All in all, Garnett finished with 28 points and eight rebounds; Rondo with 15 points, six assists and 5 rebounds; Cassell with 13 points, 10 of them in the final quarter. Remember, Ray Allen and Pierce only had four points combined.

But it wasn’t just them. It was a sloppy game all around, with neither team hitting 50 per cent of their shots. Cleveland, in fact, hit just under 31 per cent of theirs. The Celtics turned the ball over 19 times, three more then the Cavs did. And neither team could hand onto a lead.

But, if anything, this game will be remembered for LeBron’s worst shooting night in recent memory and perhaps in his career.

To put all the blame for this loss on LeBron would be far from fair, but his poor shooting night was a major factor in the Cavs loss. Up until this game, he had scored at least 30 points in nine of his last ten games against the Celtics – and in that lone exception, he scored 26.

Although he only hit two baskets, he managed to contribute in other ways. He led the team in assists with nine, had nine boards in the loss and was 80% from the charity stripe.

But, just in the MVP voting, LeBron was outdone by Garnett.

Written by M.

May 7, 2008 at 4:26 am

Posted in basketball, NBA, playoffs

LeBron goes cold, KG gets hot and the Celts win game one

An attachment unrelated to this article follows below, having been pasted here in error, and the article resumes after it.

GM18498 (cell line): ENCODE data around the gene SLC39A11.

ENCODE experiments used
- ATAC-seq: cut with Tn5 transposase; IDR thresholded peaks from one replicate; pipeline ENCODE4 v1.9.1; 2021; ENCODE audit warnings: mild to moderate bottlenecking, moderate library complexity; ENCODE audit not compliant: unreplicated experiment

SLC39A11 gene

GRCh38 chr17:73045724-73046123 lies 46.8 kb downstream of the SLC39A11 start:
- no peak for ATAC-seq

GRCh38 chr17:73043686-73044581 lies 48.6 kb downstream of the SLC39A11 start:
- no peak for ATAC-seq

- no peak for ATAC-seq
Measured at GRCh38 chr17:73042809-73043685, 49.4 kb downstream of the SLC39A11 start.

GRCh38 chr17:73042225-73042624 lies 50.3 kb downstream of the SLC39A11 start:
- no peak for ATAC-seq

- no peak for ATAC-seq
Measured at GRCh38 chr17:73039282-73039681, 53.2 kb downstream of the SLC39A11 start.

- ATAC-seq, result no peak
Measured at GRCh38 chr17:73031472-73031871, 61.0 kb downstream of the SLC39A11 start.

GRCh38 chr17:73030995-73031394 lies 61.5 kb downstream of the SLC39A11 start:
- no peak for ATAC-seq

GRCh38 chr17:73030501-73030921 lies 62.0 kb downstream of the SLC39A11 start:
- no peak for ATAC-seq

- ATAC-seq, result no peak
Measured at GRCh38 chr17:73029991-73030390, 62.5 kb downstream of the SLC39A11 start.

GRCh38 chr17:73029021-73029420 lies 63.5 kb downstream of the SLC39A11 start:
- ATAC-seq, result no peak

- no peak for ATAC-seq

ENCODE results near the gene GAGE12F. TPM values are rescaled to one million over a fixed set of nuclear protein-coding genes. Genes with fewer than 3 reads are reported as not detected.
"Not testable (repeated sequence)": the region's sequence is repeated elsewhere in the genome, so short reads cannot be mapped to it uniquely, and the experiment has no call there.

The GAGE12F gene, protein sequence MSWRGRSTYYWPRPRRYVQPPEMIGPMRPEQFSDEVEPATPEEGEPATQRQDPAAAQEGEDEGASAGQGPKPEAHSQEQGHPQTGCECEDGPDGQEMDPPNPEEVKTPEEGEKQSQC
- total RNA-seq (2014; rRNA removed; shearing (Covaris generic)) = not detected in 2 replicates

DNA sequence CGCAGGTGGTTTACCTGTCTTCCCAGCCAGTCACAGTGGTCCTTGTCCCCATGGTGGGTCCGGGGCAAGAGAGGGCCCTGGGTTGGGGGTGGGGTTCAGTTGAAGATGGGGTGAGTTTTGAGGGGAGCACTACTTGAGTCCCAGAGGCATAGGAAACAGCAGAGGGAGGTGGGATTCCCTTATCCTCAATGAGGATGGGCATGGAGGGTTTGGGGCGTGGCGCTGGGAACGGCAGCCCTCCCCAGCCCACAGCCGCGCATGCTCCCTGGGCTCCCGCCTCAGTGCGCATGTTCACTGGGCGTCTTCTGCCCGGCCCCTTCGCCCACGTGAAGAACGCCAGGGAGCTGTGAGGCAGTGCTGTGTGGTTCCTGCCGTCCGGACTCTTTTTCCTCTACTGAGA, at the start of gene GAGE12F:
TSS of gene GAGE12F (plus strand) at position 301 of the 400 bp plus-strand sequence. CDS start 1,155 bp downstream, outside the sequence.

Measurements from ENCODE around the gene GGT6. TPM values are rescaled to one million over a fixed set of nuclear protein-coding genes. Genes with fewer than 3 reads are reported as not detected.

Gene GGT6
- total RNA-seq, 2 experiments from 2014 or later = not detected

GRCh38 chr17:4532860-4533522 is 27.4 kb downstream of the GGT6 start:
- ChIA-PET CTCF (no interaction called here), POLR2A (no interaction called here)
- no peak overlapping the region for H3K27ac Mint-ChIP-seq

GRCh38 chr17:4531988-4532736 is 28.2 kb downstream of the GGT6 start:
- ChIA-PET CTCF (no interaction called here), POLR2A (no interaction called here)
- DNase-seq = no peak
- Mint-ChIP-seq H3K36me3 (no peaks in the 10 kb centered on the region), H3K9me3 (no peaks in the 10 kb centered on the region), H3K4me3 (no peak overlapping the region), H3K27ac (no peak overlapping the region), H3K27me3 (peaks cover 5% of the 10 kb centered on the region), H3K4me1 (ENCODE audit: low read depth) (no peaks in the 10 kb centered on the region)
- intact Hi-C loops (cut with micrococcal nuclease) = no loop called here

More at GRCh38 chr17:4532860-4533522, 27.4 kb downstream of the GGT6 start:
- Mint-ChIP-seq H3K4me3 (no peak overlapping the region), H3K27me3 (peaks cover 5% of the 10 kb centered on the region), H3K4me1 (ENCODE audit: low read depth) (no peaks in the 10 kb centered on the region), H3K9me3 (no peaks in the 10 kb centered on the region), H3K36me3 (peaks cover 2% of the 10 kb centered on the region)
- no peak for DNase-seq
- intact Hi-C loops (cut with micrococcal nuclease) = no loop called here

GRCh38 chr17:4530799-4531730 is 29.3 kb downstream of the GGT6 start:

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The game could be summarized in the final minute of the fourth quarter, if one was so inclined. Garnett, carrying the team on his back. Both sides trading blows, never taking a commanding lead until the final seconds.

And LeBron James going cold, missing his final four shots, as the Cleveland Cavaliers losing to the Boston Celtics 76-72.

In an arena that was hazy from the opening fireworks, it seemed as if some the starters were lost in the fog. Celtics guard Ray Allen finished the night without a single point, despite playing 37 minutes. Forward Paul Pierce only had four, shooting a dismal 2-14 from the field.

But the big surprise was LeBron, who was missing shots from all over. He only hit two of 18, both of them in the paint, and finished with 12 points. Instead, the onus fell to Zydrunas Ilgauskas and Wally Szczerbiak, both of whom played great.

Playing the low post, Ilgauskas grabbed 12 rebounds and helped keep the game with team-high 22 points. Wally World, scored 13, hitting some late shots that kept the Cavs in it.

But it was Kevin Garnett who dominated this game. When the other starters couldn’t get anything going, KG exploded out of the gate, hitting his first four of five shots. Coupled with another great night from Rajon Rondo, the Celtics were able to take a 10 point lead after the first quarter.